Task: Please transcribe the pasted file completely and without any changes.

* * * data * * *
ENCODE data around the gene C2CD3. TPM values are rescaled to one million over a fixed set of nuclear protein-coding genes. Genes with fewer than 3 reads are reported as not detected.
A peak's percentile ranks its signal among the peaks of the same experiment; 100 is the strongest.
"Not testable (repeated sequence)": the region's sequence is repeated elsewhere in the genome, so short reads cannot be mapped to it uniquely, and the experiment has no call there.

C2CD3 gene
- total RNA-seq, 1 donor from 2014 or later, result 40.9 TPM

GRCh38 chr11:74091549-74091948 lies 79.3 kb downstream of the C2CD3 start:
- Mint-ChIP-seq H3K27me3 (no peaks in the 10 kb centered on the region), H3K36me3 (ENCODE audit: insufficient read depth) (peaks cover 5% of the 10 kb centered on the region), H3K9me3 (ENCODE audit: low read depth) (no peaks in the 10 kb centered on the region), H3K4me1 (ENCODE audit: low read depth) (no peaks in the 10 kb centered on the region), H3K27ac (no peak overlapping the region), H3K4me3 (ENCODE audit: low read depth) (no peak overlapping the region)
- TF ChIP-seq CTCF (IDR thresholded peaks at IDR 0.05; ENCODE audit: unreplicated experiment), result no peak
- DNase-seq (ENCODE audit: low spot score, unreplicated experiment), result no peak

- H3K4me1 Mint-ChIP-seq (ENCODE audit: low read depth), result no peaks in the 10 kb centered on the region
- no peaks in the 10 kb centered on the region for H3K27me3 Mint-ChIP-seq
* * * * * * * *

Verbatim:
ENCODE data around the gene C2CD3. TPM values are rescaled to one million over a fixed set of nuclear protein-coding genes. Genes with fewer than 3 reads are reported as not detected.
A peak's percentile ranks its signal among the peaks of the same experiment; 100 is the strongest.
"Not testable (repeated sequence)": the region's sequence is repeated elsewhere in the genome, so short reads cannot be mapped to it uniquely, and the experiment has no call there.

C2CD3 gene
- total RNA-seq, 1 donor from 2014 or later, result 40.9 TPM

GRCh38 chr11:74091549-74091948 lies 79.3 kb downstream of the C2CD3 start:
- Mint-ChIP-seq H3K27me3 (no peaks in the 10 kb centered on the region), H3K36me3 (ENCODE audit: insufficient read depth) (peaks cover 5% of the 10 kb centered on the region), H3K9me3 (ENCODE audit: low read depth) (no peaks in the 10 kb centered on the region), H3K4me1 (ENCODE audit: low read depth) (no peaks in the 10 kb centered on the region), H3K27ac (no peak overlapping the region), H3K4me3 (ENCODE audit: low read depth) (no peak overlapping the region)
- TF ChIP-seq CTCF (IDR thresholded peaks at IDR 0.05; ENCODE audit: unreplicated experiment), result no peak
- DNase-seq (ENCODE audit: low spot score, unreplicated experiment), result no peak

- H3K4me1 Mint-ChIP-seq (ENCODE audit: low read depth), result no peaks in the 10 kb centered on the region
- no peaks in the 10 kb centered on the region for H3K27me3 Mint-ChIP-seq